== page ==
Shhhhhh...

SARG950

Active Member
Being "sort of" retired, I'll admit I tune in to this website almost daily, checking for deals, flies, and especially reports. So when I zero in on a thread that's clearly a fishing report, it gnaws on me when the author omits the body of water, likely with intent... While the reasons may escape even the wildest of comprehensive understanding, is there any angling soul out there who is truly fearful of having a "secret waterhole" invaded by the masses and fished to oblivion? Everyone AND their mothers continue to pound Pass and Lone; those two lakes are obviously no secret and continue to produce. And like the Seattle City Attorneys' Office and the KC Prosecutors' Office, we WFF members pretty much practice catch-and-release (but not nearly to the degree of the aforementioned circus clowns).

So what is it about hesitating to name the body of water where you've been dunking flies? Inquiring minds want to know...
 

Mark Mercer

Member
Most well known lakes, no problem, even a few over populated beaches are OK but most streams, little known beaches and small not well known lakes should never be mentioned online imo. Many of us older folks have seen them over run with guides and way too many people, when once they were nice quiet places to go fish.
 
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Snopro

Active Member
Everyone AND their mothers continue to pound Pass and Lone; those two lakes are obviously no secret and continue to produce. ).

So what is it about hesitating to name the body of water where you've been dunking flies? Inquiring minds want to know...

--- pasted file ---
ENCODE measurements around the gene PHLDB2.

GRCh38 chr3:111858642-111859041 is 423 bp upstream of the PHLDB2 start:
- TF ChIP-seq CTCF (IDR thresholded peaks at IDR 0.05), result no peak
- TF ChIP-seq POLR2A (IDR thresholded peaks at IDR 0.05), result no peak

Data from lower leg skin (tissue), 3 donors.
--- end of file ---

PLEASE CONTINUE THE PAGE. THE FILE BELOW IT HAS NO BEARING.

So they don't become like Pass and Lone? It's not just about the quality of the fishing. Quality of the experience is at least equal in importance. For me the quality of the experience is directly related to the number of people I see.

I don't think I've ever posted a TR on here. I'll try and change that this season. If it's a lake like Pass, Lone, Lenice, Potholes or the Columbia, l'll name it. Most likely I'll be fishing somewhere not to be named.
 

troutfly1

Member
I've been fishing since the early 70s, almost 50 years by my reckoning. I doubt there is much that is "secret" or "uncrowded" anymore unless you fly in, boat in, drive in or hike in a good distance from any paved road. Even then its hard to be alone.
 

Ian Horning

Powerbait Entomologist
To answer your first question: Yes. Absolutely.

To answer the second: A). There's no secrets but there are lesser known fisheries and places that greatly benefit from the lack of crowds and intense angling pressure. We've got a ton of gorgeous streams that flow through gorgeous places in this state. However, so many of these places are crowded, or fished enough to the point where it detracts from the overall experience of being there in one way or another.

B). WFF is an internet website with viewers around the country and state. I don't worry about 95% of the members of WFF ruining fishing spots. Most of the members here seem very ethical and sporting in their practices and I would happily fish with or around them. It's the 5% plus all the non-members (or lurkers) that I don't know that might blow up a spot on social media, mishandle fish or even poach them that I don't want to key in on sensitive spots.

C). The only positive thing that comes from more angling pressure (in a perfect world) is that more people care about the water and fish that the system holds. Stakeholders are (usually) good for fisheries. But, more pressure comes with a whole set of detriments to fisheries as well.